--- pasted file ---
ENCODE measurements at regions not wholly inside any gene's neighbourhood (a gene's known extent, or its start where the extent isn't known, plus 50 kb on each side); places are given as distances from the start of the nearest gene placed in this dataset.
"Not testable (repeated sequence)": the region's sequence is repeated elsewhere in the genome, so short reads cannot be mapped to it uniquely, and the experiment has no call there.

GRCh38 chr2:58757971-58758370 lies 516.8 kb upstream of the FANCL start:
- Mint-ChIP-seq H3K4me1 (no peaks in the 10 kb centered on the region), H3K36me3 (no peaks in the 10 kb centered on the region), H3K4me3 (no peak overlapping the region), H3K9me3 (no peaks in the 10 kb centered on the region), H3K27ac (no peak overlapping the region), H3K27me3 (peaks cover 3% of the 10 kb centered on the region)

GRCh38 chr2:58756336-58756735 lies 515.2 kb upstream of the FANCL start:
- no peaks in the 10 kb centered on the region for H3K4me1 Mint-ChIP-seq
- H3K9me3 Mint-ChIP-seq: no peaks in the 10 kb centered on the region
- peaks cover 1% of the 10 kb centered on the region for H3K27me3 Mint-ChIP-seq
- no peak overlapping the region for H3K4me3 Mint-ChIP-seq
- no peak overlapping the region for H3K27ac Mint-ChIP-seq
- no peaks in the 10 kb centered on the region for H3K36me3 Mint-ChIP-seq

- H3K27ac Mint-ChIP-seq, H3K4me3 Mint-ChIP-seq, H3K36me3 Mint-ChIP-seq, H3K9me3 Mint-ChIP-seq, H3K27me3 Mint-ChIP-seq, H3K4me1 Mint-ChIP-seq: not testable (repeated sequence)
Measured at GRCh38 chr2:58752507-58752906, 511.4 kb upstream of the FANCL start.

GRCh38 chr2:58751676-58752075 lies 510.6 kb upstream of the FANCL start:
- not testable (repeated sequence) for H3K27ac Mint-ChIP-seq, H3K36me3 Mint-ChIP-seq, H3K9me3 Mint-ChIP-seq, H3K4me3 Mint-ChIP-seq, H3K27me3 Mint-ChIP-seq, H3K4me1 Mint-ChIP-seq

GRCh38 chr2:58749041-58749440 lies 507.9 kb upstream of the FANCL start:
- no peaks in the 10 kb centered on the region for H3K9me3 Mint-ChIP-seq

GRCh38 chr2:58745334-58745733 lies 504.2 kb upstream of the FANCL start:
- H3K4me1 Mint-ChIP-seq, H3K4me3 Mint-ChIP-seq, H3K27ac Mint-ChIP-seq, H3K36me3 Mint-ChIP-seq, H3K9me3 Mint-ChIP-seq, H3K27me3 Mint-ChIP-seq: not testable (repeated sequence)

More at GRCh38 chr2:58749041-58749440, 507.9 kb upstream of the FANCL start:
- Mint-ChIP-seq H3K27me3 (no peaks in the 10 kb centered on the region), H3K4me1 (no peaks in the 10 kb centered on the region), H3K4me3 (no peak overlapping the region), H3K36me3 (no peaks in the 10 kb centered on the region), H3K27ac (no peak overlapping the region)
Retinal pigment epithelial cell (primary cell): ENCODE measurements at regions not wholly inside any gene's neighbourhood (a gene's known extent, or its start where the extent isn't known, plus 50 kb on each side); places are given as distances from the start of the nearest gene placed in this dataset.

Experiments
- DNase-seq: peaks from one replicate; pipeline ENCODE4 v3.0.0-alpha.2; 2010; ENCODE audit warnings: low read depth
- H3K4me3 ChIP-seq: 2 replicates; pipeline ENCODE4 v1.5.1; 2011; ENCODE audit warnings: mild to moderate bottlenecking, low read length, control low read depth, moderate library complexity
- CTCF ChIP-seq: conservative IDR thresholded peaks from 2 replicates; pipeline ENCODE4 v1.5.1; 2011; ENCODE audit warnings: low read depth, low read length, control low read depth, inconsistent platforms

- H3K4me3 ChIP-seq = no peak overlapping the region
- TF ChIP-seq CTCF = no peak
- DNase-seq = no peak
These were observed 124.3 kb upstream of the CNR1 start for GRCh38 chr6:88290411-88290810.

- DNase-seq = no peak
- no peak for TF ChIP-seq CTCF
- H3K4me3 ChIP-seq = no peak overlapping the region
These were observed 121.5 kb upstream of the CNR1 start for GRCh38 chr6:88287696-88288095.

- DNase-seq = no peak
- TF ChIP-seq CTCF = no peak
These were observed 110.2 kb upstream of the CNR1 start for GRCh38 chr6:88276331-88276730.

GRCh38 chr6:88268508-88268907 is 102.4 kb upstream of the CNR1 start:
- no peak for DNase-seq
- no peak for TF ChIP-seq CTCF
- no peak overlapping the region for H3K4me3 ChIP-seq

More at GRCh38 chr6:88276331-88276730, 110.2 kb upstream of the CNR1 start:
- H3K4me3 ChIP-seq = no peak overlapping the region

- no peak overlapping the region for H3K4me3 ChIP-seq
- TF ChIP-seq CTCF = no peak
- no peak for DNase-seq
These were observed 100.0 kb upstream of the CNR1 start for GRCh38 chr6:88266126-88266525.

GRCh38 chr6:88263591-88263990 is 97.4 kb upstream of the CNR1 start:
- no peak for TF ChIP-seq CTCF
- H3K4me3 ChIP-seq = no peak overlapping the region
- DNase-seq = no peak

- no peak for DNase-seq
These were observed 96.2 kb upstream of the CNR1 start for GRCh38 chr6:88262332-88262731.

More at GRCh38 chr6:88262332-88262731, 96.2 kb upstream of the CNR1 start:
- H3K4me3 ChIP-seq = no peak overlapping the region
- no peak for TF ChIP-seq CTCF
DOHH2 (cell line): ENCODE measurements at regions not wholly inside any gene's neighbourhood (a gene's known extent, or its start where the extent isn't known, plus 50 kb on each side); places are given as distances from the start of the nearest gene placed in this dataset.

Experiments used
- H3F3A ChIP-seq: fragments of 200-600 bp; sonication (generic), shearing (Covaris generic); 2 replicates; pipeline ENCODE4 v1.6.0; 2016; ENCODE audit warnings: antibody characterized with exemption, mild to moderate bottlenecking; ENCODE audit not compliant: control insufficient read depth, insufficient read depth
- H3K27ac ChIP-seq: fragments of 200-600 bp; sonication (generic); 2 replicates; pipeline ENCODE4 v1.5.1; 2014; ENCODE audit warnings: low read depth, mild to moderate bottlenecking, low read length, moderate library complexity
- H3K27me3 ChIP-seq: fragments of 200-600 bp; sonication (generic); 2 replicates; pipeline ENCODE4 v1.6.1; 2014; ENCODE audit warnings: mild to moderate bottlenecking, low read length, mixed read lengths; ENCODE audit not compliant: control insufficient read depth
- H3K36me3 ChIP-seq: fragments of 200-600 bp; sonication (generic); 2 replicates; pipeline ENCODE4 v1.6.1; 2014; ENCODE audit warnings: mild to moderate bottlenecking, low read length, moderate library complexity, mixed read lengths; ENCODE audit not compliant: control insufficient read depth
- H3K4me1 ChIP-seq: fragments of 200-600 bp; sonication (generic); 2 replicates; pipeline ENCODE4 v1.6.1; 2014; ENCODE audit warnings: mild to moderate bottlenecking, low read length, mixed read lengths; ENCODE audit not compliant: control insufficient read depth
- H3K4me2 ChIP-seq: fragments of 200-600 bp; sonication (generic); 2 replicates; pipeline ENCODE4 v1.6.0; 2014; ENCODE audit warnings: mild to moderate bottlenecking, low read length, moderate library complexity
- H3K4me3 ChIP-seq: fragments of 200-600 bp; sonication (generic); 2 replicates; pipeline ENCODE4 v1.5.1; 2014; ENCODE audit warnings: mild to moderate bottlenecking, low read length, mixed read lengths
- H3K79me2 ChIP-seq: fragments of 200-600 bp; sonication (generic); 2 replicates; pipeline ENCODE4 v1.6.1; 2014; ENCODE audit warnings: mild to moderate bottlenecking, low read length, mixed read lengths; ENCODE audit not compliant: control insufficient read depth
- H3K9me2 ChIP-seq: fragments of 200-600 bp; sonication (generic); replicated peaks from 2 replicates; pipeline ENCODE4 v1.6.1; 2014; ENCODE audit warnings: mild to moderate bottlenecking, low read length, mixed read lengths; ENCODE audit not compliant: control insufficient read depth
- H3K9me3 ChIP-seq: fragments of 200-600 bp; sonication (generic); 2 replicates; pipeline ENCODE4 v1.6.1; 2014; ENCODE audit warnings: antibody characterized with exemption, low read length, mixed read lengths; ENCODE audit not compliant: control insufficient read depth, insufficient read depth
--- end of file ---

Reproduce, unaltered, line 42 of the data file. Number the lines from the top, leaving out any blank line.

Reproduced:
More at GRCh38 chr6:88276331-88276730, 110.2 kb upstream of the CNR1 start: